Congress Debates the Federal Reserve: Reform or Abolish?

By:  Alex Newman
05/09/2012
       
Congress Debates the Federal Reserve: Reform or Abolish?

In a rare moment of bipartisan unity, lawmakers and economists on both sides of the aisle largely agreed on two points: The Federal Reserve System as it stands is hurting America and something must be done to stop it. Just what exactly needs to happen, however, was the subject of considerable debate during a Subcommittee on Domestic Monetary Policy hearing Tuesday chaired by sound-money advocate and GOP presidential contender Rep. Ron Paul (R-Texas).

In a rare moment of bipartisan unity, lawmakers and economists on both sides of the aisle largely agreed on two points: The Federal Reserve System as it stands is hurting America and something must be done to stop it. Just what exactly needs to happen, however, was the subject of considerable debate during a Subcommittee on Domestic Monetary Policy hearing Tuesday chaired by sound-money advocate and GOP presidential contender Rep. Ron Paul (R-Texas).

Dr. Paul, of course, has become famous around the world for his tireless efforts to audit, expose, and abolish the central bank. He even published a best-selling book in 2009 entitled End the Fed, a title that has become a rallying cry for millions of Americans angry about the institution’s multi-trillion-dollar bailouts, market manipulations, corruption, and debasement of the currency.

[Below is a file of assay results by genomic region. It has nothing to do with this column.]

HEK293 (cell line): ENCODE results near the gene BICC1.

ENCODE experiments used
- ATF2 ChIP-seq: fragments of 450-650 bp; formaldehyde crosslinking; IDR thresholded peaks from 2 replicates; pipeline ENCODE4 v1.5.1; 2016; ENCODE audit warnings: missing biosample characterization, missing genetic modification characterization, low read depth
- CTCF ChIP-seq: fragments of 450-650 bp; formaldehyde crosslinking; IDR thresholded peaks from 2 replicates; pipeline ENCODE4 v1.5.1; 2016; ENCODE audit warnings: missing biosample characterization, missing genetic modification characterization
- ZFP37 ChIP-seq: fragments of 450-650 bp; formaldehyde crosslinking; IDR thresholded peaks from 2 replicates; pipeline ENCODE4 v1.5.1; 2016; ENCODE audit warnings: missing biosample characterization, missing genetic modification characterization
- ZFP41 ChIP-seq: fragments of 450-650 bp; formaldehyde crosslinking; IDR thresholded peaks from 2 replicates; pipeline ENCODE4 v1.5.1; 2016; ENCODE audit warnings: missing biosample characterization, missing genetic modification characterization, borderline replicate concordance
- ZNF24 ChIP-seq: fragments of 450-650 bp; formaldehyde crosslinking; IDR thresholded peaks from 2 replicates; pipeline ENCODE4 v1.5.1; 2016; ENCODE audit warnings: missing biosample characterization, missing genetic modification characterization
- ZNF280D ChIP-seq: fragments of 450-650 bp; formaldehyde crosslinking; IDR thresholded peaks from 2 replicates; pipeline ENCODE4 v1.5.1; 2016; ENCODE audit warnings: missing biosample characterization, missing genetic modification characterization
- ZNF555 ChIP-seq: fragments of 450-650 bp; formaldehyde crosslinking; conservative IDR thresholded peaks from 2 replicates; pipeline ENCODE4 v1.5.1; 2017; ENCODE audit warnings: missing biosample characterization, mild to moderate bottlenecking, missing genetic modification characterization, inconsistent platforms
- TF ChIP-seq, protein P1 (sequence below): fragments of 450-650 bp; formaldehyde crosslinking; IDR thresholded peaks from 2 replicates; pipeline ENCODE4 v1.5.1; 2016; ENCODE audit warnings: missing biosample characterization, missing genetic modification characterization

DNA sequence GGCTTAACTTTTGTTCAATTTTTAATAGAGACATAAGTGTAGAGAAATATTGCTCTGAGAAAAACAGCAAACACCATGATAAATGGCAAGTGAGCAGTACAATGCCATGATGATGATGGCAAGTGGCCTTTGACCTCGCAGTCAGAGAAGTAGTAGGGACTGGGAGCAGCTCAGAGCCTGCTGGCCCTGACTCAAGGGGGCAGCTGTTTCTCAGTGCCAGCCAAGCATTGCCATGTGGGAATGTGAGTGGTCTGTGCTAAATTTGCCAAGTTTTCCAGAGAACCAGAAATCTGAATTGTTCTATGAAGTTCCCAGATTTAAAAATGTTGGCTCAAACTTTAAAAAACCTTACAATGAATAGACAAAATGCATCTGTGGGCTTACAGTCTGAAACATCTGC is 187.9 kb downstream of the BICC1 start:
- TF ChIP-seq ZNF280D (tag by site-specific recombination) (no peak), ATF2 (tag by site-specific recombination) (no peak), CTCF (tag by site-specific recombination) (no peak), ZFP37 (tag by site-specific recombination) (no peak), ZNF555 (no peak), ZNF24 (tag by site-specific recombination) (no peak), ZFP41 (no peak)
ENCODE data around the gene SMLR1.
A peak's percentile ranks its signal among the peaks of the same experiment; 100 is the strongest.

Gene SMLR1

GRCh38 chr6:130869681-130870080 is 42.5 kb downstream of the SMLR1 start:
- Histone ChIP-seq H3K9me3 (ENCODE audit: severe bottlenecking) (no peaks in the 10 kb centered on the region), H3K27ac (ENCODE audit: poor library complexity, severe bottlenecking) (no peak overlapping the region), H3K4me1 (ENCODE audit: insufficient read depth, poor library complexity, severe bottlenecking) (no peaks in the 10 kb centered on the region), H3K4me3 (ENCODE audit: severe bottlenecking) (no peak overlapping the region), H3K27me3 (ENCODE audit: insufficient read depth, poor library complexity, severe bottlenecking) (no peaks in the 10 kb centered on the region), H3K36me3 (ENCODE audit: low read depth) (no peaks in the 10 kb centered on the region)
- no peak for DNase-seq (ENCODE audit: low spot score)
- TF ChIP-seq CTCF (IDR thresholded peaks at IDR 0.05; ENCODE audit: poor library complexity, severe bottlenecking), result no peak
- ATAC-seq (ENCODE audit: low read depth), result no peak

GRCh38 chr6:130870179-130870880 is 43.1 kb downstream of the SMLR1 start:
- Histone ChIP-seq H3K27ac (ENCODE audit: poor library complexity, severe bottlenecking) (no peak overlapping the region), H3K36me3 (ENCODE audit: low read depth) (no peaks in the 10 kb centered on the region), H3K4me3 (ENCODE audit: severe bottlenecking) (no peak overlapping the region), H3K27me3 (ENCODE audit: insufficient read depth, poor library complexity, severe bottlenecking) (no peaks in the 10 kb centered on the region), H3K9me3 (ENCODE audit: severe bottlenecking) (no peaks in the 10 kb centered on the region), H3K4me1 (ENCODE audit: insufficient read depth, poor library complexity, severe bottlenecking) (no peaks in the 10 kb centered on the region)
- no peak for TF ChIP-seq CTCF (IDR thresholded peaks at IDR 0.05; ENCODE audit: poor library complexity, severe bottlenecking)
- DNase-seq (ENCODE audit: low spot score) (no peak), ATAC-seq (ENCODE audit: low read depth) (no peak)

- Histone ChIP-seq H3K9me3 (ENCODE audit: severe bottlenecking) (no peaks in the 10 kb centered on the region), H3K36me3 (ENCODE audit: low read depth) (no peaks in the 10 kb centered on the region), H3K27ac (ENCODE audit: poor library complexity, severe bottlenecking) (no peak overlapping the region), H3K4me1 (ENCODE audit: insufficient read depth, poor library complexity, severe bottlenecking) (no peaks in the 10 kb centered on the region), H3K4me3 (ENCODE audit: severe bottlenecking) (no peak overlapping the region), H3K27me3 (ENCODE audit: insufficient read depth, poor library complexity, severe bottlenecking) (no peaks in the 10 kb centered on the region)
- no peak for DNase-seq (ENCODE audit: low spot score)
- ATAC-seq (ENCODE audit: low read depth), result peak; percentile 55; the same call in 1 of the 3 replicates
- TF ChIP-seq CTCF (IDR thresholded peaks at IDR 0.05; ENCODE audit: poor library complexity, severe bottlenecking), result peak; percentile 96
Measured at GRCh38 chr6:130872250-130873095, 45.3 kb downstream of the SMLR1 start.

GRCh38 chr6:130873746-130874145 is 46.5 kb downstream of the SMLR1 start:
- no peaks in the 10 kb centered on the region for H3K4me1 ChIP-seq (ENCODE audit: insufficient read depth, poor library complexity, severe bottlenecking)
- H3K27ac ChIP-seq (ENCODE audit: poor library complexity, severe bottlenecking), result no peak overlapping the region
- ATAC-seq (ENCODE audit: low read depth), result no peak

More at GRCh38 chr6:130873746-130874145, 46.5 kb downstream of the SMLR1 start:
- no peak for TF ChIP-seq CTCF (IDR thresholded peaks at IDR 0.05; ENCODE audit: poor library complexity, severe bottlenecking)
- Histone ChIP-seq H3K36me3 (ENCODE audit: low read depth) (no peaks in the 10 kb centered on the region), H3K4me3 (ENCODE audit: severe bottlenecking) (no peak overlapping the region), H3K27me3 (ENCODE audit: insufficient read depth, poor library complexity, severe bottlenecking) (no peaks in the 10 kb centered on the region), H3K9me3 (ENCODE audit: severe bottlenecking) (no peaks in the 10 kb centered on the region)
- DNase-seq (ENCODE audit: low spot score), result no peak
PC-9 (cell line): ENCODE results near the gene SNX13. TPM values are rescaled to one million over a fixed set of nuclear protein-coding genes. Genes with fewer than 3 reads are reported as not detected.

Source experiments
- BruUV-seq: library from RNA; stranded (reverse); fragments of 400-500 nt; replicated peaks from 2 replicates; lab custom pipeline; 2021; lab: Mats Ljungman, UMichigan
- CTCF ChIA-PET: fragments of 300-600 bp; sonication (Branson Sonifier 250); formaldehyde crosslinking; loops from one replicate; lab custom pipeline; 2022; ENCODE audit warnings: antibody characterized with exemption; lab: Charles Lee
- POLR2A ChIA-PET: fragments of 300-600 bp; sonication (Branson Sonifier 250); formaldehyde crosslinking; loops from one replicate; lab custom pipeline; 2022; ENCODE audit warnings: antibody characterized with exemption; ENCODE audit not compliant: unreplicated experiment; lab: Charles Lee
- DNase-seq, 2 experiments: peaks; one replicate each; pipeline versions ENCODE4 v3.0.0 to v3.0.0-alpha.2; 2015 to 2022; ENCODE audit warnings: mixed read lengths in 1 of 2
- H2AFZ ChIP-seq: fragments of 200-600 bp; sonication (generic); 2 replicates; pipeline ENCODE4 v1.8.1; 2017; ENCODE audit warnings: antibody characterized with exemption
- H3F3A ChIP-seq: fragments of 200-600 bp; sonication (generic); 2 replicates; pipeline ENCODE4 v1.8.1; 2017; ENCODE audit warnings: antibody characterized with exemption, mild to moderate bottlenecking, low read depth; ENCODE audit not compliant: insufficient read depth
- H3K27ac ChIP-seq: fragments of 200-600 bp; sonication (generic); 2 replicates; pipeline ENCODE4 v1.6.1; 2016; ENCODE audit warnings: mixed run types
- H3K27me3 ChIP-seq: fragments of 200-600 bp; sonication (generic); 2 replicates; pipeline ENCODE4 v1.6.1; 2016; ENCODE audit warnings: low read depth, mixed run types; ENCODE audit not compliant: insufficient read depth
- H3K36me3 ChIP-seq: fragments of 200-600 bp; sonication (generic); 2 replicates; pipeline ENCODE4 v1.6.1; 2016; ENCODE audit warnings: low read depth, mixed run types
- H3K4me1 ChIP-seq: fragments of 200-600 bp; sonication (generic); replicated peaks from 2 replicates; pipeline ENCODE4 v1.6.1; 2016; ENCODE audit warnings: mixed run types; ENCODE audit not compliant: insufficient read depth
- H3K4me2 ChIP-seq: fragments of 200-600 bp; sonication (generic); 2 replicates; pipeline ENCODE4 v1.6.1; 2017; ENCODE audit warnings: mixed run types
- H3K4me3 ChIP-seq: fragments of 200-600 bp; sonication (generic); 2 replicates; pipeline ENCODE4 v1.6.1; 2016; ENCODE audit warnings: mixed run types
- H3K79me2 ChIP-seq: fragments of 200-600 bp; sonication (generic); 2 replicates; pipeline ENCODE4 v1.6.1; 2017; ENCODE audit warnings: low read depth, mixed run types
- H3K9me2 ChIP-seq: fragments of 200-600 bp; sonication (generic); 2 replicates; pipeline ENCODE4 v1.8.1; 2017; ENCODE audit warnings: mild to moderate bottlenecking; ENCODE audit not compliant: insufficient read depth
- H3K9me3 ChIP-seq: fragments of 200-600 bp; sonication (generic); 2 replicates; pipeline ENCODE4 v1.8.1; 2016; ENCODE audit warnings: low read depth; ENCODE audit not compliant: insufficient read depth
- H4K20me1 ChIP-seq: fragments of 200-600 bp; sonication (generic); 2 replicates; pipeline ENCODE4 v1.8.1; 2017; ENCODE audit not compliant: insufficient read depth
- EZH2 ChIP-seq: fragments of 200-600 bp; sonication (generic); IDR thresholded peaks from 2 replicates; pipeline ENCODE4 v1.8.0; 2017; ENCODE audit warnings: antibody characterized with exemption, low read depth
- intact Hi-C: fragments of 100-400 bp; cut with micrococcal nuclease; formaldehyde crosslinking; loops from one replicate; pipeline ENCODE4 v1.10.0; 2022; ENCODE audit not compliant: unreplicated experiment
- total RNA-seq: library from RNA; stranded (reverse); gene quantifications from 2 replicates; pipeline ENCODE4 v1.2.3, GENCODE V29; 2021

The subcommittee hearing, entitled “The Federal Reserve System: Mend It or End It?”, examined a range of different proposals to reform the nation’s monetary system — it was supposed to look at six different options emanating from both parties. One of the measures on the agenda was Congressman Paul’s own “Federal Reserve Board Abolition Act,” legislation to dismantle the central bank and restore sound money based on market principles.

“More and more people are beginning to understand just how destructive the Federal Reserve's monetary policy has been. I hope that this hearing will kick start a serious discussion on the need to rein in the Fed,” Chairman Paul said in a statement about the event. “A hundred years is far too long for Congress to have taken a hands-off approach. The Fed continues to reward Wall Street banks while destroying the dollar’s purchasing power and driving up the cost of living for average Americans. This reckless behavior must come to an end.”

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